[dateline] Paris April 10th. 1780
The Memoire of the Prince Gallitzin, Envoy Extraordinary of all the Russias to the States General, presented the third of this Month, is of too much Importance to the United States of America, and their Allies, to be omitted to be sent to Congress.1
It is of the following Tenor.
High and Mighty Lords.,
“The Undersigned, Envoy Extraordinary of her Majesty the Empress of all the Russias, has the Honor to communicate a Copy of the Declaration, which the Empress his Sovereign has made to the Powers actually at War. Your High Mightinesses may regard this Communication, as a particular Mark of the Attention of the Empress, to the Republic equally interested in the Reasons which have given Birth to this declaration.
He has, moreover, orders to declare, in the name of her Imperial Majesty, that how much soever She may desire, on the one hand, to maintain during the present War, the strictest Neutrality, She will nevertheless maintain, by means the most efficacious, the Honor of the Russian Flag, and the Safety of the Commerce and the Navigation of her Subjects, and will not suffer that any Injury should be
done to it, by any of the belligerent Powers. That, to avoid on this occasion all Misunderstanding, or false Interpretation, She has thought it her Duty to specify in her Declaration, the Terms of a free Commerce, and of that which is Contraband: that if the definition of the former, is founded upon Notions the most simple, the most clear and the most determinate by the Law of Nature, that of the latter, is taken by her literally from the Treaty of Commerce, of Russia with Great Britain: that by this She proves incontestibly her good Faith, and her Impartiality, towards both Parties that She thinks, consequently, that She ought to expect, that the other commercial Powers will be earnest to accede to her manner of thinking, relative to the Neutrality. In persuance of these Views her Majesty has charged the Subscriber, to invite your High Mightinesses to make a Common Cause with her, insomuch that this Union may serve to protect Commerce and Navigation; observing at the same time the most exact Neutrality, and to communicate to You the measures which She has taken in Consequence: Similar Invitations have been already made to the Courts of Copenhagen, Stockholm and Lisbon, to the End that by the common Cares of all the neutral maritime Powers, a natural System founded on Justice, and which by its real Utility, may serve as a Rule for future Ages, may be established and made legal, in favor of the commercial Navigation of neutral Navigations [i.e. Nations]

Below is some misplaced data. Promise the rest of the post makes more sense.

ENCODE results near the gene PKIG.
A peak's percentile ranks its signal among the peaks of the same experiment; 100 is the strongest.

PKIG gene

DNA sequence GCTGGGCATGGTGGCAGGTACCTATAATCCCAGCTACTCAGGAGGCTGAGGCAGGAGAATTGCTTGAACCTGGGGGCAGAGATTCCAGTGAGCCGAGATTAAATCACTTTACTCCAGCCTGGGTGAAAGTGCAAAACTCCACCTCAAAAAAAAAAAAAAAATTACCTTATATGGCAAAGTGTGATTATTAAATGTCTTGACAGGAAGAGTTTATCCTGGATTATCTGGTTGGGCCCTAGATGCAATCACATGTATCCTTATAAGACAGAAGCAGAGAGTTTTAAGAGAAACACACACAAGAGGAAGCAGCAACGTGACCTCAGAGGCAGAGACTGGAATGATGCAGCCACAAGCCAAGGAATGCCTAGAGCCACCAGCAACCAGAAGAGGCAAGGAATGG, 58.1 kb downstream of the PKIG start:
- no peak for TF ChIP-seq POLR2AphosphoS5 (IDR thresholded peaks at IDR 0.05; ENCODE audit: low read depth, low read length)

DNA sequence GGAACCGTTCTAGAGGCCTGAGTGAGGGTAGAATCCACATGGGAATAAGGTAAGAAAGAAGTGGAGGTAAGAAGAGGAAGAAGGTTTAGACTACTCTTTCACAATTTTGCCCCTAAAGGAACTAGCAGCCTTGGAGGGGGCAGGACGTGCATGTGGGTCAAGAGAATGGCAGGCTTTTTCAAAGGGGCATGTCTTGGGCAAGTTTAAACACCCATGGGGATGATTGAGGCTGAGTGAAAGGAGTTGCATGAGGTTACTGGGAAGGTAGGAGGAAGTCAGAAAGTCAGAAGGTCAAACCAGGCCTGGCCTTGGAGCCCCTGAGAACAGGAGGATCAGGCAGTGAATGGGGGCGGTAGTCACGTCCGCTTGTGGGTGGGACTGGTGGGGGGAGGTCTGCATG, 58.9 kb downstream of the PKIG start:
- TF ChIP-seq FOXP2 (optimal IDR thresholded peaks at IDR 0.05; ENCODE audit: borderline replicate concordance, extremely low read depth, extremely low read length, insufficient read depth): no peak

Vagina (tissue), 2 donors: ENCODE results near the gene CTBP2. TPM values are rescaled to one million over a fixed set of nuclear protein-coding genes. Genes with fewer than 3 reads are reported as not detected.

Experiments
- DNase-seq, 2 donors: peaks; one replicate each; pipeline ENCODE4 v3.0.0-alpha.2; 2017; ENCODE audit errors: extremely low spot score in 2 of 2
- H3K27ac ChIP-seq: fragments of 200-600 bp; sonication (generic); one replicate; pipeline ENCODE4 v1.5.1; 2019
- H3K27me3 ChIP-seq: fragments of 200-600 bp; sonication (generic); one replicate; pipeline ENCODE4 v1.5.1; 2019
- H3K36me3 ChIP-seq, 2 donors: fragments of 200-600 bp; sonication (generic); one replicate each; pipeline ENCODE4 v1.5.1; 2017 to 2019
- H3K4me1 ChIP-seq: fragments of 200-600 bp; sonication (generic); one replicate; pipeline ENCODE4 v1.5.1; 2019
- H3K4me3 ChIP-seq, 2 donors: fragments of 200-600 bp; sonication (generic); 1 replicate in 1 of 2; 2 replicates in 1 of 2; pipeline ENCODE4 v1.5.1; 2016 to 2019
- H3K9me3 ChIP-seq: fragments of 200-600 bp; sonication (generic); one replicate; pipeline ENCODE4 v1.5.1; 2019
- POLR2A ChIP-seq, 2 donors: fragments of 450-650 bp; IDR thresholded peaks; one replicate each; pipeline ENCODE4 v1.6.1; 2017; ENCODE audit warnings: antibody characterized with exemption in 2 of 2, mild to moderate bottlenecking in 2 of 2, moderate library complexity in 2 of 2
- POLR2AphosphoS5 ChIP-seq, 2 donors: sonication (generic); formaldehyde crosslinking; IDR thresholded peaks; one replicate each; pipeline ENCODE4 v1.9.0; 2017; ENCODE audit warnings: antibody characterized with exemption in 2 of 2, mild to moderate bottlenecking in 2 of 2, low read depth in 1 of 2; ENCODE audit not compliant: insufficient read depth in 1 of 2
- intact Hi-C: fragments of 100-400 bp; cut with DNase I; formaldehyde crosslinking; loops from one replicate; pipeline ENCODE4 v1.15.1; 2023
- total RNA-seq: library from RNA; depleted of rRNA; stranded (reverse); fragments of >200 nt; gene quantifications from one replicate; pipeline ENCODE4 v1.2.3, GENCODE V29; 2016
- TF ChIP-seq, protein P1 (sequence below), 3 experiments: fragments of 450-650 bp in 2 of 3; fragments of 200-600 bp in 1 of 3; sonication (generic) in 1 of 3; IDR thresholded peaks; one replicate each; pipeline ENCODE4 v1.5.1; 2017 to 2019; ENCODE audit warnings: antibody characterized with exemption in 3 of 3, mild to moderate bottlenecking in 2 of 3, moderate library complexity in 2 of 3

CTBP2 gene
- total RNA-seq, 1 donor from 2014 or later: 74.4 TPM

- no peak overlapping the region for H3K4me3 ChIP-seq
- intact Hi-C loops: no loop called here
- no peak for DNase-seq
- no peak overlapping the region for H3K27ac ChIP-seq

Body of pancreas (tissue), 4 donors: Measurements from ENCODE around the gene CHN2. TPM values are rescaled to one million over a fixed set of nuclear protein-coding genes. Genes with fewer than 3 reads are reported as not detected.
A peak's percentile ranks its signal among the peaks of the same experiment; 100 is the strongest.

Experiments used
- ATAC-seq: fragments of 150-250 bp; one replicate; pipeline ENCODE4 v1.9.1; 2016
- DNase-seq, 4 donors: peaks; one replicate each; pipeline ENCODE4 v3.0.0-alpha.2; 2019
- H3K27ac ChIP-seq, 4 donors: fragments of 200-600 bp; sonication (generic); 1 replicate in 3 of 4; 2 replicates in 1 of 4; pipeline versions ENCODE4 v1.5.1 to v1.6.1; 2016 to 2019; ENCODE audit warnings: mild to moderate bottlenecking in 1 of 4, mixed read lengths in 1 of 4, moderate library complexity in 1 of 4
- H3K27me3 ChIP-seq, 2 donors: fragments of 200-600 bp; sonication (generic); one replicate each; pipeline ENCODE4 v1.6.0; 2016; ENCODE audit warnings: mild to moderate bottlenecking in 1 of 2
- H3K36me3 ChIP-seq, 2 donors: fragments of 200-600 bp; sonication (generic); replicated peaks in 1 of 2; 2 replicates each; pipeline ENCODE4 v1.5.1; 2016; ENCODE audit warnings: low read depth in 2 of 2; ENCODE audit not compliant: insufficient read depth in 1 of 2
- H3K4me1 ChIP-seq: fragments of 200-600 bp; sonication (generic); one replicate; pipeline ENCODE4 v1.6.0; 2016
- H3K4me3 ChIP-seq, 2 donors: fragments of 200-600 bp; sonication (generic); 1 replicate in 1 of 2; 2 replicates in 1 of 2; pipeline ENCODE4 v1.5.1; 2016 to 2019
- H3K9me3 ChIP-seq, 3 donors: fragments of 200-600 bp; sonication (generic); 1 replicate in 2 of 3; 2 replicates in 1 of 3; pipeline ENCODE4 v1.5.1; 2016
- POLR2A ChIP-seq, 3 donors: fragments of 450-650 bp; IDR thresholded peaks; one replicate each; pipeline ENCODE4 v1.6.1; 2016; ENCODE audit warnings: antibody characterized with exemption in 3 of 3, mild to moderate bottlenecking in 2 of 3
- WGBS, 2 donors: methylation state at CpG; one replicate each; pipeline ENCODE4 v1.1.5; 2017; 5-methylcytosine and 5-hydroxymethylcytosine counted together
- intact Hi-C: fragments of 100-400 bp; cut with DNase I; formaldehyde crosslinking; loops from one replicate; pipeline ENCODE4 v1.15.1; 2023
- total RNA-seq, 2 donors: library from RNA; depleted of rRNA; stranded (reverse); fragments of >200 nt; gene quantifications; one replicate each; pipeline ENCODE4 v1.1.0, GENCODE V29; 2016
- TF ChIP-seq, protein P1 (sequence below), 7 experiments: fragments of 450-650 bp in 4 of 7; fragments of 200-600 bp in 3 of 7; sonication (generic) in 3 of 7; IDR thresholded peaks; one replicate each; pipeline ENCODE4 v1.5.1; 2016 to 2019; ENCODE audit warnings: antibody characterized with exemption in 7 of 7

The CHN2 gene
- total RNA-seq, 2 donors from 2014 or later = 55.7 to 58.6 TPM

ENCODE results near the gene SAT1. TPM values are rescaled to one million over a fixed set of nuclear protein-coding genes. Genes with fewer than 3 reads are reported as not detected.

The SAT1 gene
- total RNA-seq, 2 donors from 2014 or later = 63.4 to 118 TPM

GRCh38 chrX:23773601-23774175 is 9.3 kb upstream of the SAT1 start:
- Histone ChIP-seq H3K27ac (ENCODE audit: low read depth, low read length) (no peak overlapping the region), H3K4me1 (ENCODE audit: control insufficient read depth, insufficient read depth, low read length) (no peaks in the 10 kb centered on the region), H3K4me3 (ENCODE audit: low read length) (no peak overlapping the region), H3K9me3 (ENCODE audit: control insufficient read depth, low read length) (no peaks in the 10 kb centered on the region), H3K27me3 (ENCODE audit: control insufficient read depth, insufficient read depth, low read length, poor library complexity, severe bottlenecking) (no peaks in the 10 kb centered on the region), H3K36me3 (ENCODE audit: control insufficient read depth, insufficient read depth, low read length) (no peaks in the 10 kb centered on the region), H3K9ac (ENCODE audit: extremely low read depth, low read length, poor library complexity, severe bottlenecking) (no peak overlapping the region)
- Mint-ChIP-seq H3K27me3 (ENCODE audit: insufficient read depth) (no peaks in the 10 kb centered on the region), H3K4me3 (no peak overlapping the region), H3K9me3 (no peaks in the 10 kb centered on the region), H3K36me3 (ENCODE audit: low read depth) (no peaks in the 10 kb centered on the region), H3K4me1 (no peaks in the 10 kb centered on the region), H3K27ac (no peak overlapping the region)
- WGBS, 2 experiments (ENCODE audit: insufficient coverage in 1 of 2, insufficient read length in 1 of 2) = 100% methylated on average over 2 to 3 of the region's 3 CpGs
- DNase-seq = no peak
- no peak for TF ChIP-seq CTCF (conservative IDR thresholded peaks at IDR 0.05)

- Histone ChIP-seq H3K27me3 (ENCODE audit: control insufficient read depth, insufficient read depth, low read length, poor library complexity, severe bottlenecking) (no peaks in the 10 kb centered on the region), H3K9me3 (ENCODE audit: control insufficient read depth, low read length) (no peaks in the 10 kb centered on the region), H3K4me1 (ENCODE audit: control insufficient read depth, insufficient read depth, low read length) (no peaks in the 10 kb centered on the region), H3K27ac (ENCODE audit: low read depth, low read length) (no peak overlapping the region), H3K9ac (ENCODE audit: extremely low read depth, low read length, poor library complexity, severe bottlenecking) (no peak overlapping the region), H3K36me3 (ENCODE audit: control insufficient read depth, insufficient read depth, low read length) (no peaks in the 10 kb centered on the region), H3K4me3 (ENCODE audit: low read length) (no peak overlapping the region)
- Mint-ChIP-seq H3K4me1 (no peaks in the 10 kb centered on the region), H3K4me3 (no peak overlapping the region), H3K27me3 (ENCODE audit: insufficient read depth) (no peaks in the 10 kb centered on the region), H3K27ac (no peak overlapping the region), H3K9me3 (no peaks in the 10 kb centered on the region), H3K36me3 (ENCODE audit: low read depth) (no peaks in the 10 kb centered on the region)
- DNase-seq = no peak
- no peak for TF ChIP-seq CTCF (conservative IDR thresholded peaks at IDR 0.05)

. The Subscriber makes no doubt, that your High Mightinesses will take into Consideration the Invitation of her Imperial Majesty, and concur in making without delay a Declaration to the belligerent Powers founded upon the same principles, with those of the Empress his Sovereign, by explaining your Sentiments at the same time upon the Subject of the protection of your Commerce, of your Navigation, and of the Nature of contraband Goods conformably to the Terms of your particular Treaties with other Nations. Moreover, the Subscriber has the Honor to assure your High Mightinesses, that if, for establishing solidly a System, equally glorious and advantageous, to the good prosperity of Navigation in general, you will commence a Negotiation with the neutral Powers abovementioned, to the End to establish a particular Convention upon this Subject, the Empress his Sovereign will be ready to engage in it.
Your High Mightinesses will readily percieve the Necessity of coming to a Resolution upon Subjects equally important and advantageous to Humanity in general: the Subscriber requests the favor that your High Mightinesses would furnish him with a speedy Answer.”2
Declaration of her Majesty the Empress of Russia, made to the
Courts of Versailles, Madrid and London, mentioned in the foregoing Memorial.